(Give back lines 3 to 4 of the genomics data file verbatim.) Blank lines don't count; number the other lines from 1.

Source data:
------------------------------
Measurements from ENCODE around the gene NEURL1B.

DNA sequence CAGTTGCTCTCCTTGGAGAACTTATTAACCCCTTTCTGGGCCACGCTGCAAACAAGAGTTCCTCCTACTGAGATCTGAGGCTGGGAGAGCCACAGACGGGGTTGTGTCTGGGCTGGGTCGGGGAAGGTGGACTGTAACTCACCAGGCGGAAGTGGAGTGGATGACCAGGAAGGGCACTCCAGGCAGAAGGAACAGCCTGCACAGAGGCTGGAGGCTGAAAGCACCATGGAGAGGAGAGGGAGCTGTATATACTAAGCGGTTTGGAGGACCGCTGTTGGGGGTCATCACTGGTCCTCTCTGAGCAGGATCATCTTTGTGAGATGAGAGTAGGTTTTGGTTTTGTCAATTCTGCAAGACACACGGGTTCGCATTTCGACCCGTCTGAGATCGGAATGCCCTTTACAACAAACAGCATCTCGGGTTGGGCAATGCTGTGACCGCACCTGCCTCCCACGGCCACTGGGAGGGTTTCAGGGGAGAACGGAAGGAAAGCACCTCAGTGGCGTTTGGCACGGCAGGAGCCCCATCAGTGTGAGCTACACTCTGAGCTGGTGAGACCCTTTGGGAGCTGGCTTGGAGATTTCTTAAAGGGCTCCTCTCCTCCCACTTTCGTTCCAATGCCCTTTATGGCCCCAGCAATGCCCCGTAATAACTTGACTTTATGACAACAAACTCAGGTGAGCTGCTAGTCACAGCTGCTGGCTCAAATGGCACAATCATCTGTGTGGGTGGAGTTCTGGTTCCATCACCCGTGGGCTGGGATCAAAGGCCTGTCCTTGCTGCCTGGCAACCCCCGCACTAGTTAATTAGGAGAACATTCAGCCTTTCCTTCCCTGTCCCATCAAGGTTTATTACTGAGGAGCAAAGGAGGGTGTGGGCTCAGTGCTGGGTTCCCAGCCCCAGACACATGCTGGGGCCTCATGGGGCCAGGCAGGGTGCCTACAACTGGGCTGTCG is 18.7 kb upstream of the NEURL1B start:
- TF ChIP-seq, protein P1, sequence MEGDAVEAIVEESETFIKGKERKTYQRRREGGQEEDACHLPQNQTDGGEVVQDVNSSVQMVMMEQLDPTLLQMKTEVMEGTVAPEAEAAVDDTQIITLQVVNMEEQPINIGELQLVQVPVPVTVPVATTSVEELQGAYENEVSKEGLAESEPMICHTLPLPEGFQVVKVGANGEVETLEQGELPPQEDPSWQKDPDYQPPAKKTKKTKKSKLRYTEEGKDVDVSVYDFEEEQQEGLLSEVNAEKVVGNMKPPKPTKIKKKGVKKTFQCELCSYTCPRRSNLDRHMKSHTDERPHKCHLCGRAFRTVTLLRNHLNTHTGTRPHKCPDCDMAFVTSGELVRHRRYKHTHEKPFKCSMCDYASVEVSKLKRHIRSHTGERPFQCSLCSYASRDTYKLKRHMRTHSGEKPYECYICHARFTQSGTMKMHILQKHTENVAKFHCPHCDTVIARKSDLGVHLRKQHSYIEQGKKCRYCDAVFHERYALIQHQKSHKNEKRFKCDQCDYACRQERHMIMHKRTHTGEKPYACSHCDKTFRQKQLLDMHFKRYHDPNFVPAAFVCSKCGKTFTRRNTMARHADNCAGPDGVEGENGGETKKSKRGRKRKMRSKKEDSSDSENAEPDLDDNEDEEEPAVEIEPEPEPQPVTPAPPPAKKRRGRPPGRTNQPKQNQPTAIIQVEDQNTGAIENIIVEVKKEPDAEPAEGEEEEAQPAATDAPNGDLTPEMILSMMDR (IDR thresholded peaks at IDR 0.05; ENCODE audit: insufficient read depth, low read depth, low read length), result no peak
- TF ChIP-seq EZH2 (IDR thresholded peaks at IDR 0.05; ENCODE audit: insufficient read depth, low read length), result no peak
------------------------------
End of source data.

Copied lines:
- TF ChIP-seq, protein P1, sequence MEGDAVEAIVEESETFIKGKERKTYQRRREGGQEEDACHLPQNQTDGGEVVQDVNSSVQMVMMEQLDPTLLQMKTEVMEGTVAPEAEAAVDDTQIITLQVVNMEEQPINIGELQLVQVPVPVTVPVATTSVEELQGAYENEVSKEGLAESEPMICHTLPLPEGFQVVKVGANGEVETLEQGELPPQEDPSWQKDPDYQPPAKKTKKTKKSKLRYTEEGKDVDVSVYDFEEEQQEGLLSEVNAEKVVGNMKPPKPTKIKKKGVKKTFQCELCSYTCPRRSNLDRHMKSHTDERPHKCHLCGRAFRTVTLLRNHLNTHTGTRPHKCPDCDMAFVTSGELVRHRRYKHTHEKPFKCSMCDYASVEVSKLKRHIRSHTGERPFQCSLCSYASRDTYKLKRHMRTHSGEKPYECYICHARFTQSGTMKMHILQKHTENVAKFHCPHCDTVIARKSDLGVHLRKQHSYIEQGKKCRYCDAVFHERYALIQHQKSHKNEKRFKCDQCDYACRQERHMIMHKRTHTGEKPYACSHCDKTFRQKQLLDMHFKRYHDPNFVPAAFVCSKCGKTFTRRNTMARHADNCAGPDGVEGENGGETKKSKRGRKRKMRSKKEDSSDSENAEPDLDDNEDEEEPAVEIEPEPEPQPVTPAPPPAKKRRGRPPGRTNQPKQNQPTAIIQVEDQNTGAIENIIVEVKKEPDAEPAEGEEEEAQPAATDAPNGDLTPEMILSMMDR (IDR thresholded peaks at IDR 0.05; ENCODE audit: insufficient read depth, low read depth, low read length), result no peak
- TF ChIP-seq EZH2 (IDR thresholded peaks at IDR 0.05; ENCODE audit: insufficient read depth, low read length), result no peak